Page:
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Cheyenne police interviewing more priests as witnesses in ongoing Catholic clergy investigation
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Cheyenne police interviewing more priests as witnesses in ongoing Catholic clergy investigation

Roman Catholic Diocese of Cheyenne

This photo shows the offices for the Roman Catholic Diocese of Cheyenne and the Cathedral of St. Mary on June 13. The Cheyenne Police Department is interviewing priests as potential witnesses in their investigation into sexual abuse by clergy members.

Cheyenne police detectives are interviewing Catholic priests as potential witnesses in authorities’ nearly two year-long investigation into sexual abuse by members of the clergy here.

Cheyenne police spokesman David Inman said Thursday that the case is still being investigated by police in the capital, five months after the agency turned the case over to prosecutors. In an email, a spokeswoman for the Diocese of Cheyenne said the church “hasn’t heard anything about priests being interviewed by the Cheyenne Police Department; therefore, the Diocese of Cheyenne cannot comment.”

Inman confirmed that the priests were being interviewed as witnesses, not suspects.

The case has ping-ponged between agencies in recent months, as the investigation drags into its 21st month. In August, Cheyenne police announced they were recommending sexual abuse charges against two men, one a former member of the clergy and another described as both an altar server and someone who had once attempted to join the priesthood.

Police say they then passed the investigation to Laramie County District Attorney Leigh Ann Manlove. But the Star-Tribune reported in August that the case was then handed to Natrona County District Attorney Dan Itzen because of a conflict of interest.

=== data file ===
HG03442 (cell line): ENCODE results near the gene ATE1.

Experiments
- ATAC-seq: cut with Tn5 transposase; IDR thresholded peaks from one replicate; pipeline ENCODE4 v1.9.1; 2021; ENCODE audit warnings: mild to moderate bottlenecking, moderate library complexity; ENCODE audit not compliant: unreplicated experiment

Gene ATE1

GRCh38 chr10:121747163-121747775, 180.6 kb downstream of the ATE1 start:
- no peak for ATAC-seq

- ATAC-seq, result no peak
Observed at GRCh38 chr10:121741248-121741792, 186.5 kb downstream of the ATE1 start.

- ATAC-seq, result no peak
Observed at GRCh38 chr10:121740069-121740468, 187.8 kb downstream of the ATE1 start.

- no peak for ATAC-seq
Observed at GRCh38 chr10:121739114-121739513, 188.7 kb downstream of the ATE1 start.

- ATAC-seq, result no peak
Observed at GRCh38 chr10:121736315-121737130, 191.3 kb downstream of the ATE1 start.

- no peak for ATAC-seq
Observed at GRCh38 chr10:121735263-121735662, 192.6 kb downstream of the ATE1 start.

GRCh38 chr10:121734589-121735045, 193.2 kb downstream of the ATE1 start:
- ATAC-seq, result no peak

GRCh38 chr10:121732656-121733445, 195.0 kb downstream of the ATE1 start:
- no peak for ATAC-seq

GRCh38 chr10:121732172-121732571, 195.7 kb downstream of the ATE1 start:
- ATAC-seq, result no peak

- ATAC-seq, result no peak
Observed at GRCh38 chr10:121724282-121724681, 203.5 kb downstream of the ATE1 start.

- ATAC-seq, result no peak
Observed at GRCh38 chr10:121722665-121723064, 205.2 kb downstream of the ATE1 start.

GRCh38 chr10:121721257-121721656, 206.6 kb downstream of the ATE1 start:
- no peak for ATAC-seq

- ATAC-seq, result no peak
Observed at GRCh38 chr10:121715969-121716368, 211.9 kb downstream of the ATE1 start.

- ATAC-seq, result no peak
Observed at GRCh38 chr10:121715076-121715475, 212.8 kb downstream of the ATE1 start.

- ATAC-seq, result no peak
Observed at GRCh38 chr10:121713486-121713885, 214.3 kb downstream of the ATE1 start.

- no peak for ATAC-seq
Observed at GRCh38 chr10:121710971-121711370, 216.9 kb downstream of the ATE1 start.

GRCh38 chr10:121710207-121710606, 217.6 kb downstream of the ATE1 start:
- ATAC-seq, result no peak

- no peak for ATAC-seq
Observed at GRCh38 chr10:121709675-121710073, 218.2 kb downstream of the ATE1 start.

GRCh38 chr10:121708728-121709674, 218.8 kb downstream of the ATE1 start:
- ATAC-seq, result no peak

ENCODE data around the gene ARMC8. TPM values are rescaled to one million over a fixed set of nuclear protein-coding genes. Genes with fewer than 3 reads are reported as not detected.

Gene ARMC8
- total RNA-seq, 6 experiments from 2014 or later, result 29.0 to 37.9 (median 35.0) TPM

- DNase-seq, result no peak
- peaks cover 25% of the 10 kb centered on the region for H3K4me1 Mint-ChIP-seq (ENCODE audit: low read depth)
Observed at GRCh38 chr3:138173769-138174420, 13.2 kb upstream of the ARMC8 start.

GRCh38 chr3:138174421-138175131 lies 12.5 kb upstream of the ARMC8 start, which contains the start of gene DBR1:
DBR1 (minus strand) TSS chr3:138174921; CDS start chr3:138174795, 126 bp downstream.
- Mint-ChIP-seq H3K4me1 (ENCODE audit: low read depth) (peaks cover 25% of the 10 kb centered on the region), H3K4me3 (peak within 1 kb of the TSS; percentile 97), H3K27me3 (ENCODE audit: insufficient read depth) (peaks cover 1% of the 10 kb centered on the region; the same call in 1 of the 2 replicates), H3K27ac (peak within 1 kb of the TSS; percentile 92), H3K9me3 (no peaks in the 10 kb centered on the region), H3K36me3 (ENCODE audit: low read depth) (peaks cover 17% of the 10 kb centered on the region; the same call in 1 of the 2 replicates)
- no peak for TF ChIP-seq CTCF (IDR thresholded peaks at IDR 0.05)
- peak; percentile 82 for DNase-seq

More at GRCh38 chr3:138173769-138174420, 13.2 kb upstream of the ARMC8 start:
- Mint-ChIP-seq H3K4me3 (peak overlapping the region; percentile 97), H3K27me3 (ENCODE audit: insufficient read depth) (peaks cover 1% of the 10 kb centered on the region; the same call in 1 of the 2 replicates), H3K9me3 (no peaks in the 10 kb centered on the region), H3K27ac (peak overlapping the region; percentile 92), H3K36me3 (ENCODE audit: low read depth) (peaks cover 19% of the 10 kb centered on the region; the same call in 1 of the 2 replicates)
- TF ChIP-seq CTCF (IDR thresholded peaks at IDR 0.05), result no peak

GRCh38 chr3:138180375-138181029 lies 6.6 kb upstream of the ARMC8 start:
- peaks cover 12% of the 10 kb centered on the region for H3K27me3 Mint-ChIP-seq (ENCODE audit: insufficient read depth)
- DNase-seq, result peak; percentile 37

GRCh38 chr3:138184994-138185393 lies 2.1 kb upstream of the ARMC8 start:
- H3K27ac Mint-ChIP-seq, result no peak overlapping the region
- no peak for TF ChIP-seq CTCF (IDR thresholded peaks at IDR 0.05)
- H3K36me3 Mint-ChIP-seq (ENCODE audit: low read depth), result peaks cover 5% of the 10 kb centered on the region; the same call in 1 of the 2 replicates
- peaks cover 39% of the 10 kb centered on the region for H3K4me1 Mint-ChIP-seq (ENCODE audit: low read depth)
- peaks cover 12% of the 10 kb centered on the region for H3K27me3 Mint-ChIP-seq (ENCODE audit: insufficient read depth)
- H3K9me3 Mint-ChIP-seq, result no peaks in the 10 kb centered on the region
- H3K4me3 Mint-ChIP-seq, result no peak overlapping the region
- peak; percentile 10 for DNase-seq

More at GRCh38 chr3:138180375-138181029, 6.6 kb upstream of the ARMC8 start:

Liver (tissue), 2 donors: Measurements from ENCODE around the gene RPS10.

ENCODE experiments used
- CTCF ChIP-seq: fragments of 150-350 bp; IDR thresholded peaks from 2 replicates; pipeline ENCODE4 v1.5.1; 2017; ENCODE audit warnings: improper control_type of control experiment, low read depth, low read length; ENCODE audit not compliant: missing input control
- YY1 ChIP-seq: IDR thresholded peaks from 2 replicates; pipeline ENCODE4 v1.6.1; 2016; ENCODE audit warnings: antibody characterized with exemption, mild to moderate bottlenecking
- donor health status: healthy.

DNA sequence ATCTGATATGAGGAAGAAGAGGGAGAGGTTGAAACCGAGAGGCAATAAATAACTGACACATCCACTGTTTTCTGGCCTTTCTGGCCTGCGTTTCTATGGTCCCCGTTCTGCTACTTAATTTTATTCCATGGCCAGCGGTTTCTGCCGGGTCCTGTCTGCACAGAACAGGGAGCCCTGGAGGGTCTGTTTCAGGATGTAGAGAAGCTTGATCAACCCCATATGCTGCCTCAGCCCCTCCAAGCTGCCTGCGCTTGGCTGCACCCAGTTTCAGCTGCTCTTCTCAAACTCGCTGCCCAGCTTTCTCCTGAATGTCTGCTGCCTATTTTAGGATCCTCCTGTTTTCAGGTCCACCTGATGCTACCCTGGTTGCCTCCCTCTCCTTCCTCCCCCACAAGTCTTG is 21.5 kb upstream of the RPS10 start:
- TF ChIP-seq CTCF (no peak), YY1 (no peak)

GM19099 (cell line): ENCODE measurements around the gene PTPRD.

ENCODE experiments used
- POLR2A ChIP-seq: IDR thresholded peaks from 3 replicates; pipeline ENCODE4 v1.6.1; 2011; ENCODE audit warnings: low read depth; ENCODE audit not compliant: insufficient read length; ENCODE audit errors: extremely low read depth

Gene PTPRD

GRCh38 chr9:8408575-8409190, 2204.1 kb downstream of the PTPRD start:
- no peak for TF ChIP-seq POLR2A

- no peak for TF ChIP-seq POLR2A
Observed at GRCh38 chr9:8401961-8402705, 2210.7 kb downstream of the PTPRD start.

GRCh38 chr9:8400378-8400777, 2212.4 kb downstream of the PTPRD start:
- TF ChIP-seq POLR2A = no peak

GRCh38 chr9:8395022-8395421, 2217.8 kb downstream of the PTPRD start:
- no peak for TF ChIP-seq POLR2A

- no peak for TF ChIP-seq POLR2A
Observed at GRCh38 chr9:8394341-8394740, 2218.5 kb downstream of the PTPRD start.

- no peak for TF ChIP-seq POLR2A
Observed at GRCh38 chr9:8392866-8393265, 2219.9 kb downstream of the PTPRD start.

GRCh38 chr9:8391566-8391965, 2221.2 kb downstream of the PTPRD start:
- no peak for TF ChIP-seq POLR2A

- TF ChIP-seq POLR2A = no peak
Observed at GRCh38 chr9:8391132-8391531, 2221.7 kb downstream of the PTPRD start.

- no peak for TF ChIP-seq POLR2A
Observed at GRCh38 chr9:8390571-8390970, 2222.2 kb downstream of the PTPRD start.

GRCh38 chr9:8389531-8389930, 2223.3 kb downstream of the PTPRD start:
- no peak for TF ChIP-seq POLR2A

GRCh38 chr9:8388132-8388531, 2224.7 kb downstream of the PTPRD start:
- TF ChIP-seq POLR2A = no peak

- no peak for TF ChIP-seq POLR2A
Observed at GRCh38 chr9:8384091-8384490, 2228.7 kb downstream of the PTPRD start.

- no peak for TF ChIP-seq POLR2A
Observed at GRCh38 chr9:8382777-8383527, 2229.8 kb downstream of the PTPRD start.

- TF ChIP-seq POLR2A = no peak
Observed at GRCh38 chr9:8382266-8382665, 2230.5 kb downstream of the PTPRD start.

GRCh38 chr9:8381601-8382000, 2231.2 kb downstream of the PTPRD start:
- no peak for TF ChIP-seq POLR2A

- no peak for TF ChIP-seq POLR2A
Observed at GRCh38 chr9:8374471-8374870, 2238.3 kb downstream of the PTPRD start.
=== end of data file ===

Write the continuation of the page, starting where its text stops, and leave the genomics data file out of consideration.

In a response to a public records request, Manlove confirmed that Itzen was handling the case and that it involved retired Bishop Joseph Hart, who has been accused of sexual abuse by more than a dozen men in Missouri and Wyoming.

Hart has consistently denied the accusations.

The case was apparently with Itzen’s office until last month, when Cheyenne police said they were back “following up” on parts of the investigation at the direction of Itzen’s office. That work appears to still be going on.

“From what I know about talking with detectives is that there is still some interviewing to do and supplemental reports to be filled out for the case,” Inman, the police spokesman, wrote in an email Thursday.

The criminal investigation is nearly two years old: Cheyenne police previously said they began investigating in April 2018, as the Diocese of Cheyenne was deep into its own investigation into Hart. Police recommended charges in August 2019.

Hart, who is in his late 80s, was the bishop in Cheyenne for 25 years, retiring in 2001. From 1955 to 1976, he was a priest in Kansas City, Missouri, his hometown. Between the early 1990s and earlier this year, he’s been accused by at least 16 men of sexual abuse. The Kansas City-St. Joseph Diocese in Missouri has settled with 10 victims who said Hart abused them.

The criminal investigation into Hart has national implications: No bishop in U.S. history has been prosecuted for sexual abuse.

As criminal authorities continue their inquiry, Hart faces expulsion from the priesthood. He will reportedly face a trial at the direction of authorities at the Vatican in Rome. The state of that investigation is unclear: A Vatican spokesman has returned requests for comment only to confirm the existence of the inquiry.


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Education and Health Reporter

Seth Klamann joined the Star-Tribune in 2016 and covers education and health. A 2015 graduate of the University of Missouri and proud Kansas City native, Seth worked for newspapers in Milwaukee and Omaha before coming to Casper.

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